Book Review: Hamilton

While it may seem counter-intuitive that Lin-Manuel Miranda chose to portray the life of one of America’s most patrician Founding Fathers via hip-hop, it shouldn’t.  This descendant of a Scottish laird had words.  Lots of words.

He wrote poetry as a young boy clerking for a merchant in his native Caribbean.  He wrote his first political tracts as a student at King’s College before the Revolution and the institution’s name-change to Columbia.  He wrote dispatches after dispatches as an aide-de-camp to General George Washington.  Most significantly, he helped write the United States Constitution and, most importantly for us marketers, the first great piece of content marketing in the new republic, the Federalist Papers.

While the Federalist Papers represent content marketing at its best, other Hamilton publications show content marketing at its worst.  These extremes serve as good guideposts for modern content marketers.

I can’t recommend reading this 832-page doorstop (seriously, Mr. Miranda deserves a Nobel Prize for turning Ron Chernow’s hot-and-heavy love letter to Hamilton into entertainment), but I can attest to his meticulousness in explaining how Hamilton’s words both built a nation and destroyed his career.

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Hi, I’m Al Hamilton.  And these are just some of my many, many fine words!

First, the good: those Federalist Papers.

For those of you who don’t remember your early American history, please recall that while we Americans revere our peerless-yet-imperfect Constitution, it did not enjoy universal approbation at birth. The political figures who would coalesce into Jefferson’s Republican party harbored strong suspicions of a centralized government dating back to their disagreements with that other fellow named George (as in King, III).  On the other hand, the Federalists-to-be recognized the Articles of Confederation as an ineffective way to organize the 13 states that emerged from the Revolution.  Oh, and then there was that little matter of whether it was OK to own other human beings.

Hamilton had a grand vision of a truly United States with strong credit, good relations with its former enemy and an economy with vibrant industry and banking.  Together with future President James Madison and future Chief Justice John Jay, he wrote series of essays designed to persuade lawmakers and their supporters to ratify the Constitution.  Hamilton brought together some key elements to ensure success:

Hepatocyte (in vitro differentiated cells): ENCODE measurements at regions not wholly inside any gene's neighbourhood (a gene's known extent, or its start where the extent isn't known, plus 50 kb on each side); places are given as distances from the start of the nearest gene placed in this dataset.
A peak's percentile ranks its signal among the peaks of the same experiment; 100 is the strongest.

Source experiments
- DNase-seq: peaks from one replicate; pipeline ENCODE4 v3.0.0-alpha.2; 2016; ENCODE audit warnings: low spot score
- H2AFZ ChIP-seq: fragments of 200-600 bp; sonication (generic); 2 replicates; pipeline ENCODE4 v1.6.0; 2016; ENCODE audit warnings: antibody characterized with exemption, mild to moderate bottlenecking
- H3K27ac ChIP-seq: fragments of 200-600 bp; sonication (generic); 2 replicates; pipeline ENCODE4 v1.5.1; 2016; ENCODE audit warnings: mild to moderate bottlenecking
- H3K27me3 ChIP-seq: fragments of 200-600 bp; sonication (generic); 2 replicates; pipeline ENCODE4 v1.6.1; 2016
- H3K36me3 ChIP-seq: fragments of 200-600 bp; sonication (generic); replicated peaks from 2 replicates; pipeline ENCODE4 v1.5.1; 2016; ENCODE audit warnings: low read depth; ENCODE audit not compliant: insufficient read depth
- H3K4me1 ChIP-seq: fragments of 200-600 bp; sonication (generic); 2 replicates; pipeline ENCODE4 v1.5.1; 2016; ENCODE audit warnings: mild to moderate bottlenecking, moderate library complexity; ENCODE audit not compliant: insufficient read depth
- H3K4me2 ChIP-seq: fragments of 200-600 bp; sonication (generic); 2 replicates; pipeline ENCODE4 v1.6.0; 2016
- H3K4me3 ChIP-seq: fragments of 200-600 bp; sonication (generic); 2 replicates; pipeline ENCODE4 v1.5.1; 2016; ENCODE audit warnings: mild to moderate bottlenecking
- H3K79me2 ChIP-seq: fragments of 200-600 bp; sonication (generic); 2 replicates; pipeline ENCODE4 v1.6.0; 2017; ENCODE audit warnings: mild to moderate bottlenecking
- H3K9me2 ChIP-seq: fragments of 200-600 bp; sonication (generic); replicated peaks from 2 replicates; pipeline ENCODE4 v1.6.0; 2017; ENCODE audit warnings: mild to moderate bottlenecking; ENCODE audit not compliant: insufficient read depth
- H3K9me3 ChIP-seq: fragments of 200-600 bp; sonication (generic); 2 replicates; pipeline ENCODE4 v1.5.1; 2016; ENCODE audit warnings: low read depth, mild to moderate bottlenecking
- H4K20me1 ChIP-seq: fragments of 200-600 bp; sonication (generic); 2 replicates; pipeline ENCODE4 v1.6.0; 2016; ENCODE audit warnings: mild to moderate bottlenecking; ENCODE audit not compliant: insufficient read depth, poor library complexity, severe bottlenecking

• Understanding the audience.  Although he could write for crowds, Hamilton didn’t write the Federalist Papers for them.  He wrote a sophisticated set of political arguments for lawyers and other educated men.  Hamilton used great works of economics, philosophy and political science–the stuff then-rare college graduates–to support his arguments.
  • Smart use of guest content.  Hamilton wrote 51 of the 85 essays by himself and assigned another 26 to Madison and 5 to Jay.  He also wrote 3 with Madison.  Since the essays appeared without a byline, he didn’t do this to share credit.  Rather, he depended on Madison’s expertise in government and Jay’s expertise in foreign policy.
  • Working his ass off.  Did we mention that Hamilton wrote 60% of the essays?  He also served as editor and publisher.  As a later statesman, Riley B. (BB) King said, “you gotta pay the cost to be the boss.

Effective content marketers follow these rules today.

Unfortunately, Hamilton also made some of the worst mistakes a content marketer could make.  He published, under his own name, a rigorous criticism of his boss, President John Adams and a defense of an extramarital affair.

The latter pamphlet requires a little explanation.  While Treasury Secretary, Hamilton undertook two endeavors that raised eyebrows: he founded the central bank and ran around on his wife.  While seemingly exclusive, these two things became enmeshed in a series of coincidences worthy of a 1960s French sex farce.

Contemporary political opponents believed that Hamilton had used his position as Secretary to enrich himself via speculation on bonds, which he had not.  However, he had paid hush money to his paramour, Maria Reynolds, and her dirtbag husband James.  Political opponents learned of the hush money and assumed that it had something to do with his alleged speculation.  In his mind, Hamilton felt  he could wriggle out of the situation by copping to the lesser of two evils, zipper trouble.  Thus, he produced the Reynolds Pamphlet outing himself as nothing more than a common philanderer.

The Reynolds Pamphlet failed as content marketing for two key reasons:

  • Too much information.  Yes, your audiences want to know what makes your brand different, but they don’t want to know that much.
  • If dig yourself into a hole, remember to stop digging.  Granted, “not making things worse” sounds like a good rule for any kind of marketing, but it goes double for content marketing.  By its free-form nature, content marketing excels at explaining things, such as how a product works or why you need it.  However, even two centuries before mansplaining, the Reynolds Pamphlet shows how keeping your mouth shut might work better than trying to explain your position.

I doubt that any marketer will ever employ content for something as important as rallying support for the Constitution.  Yet even for the day-in, day-out needs of commerce, Hamilton’s wisdom still has a lot to offer.

Oh, one more thing to learn from Hamilton: know when to duck.

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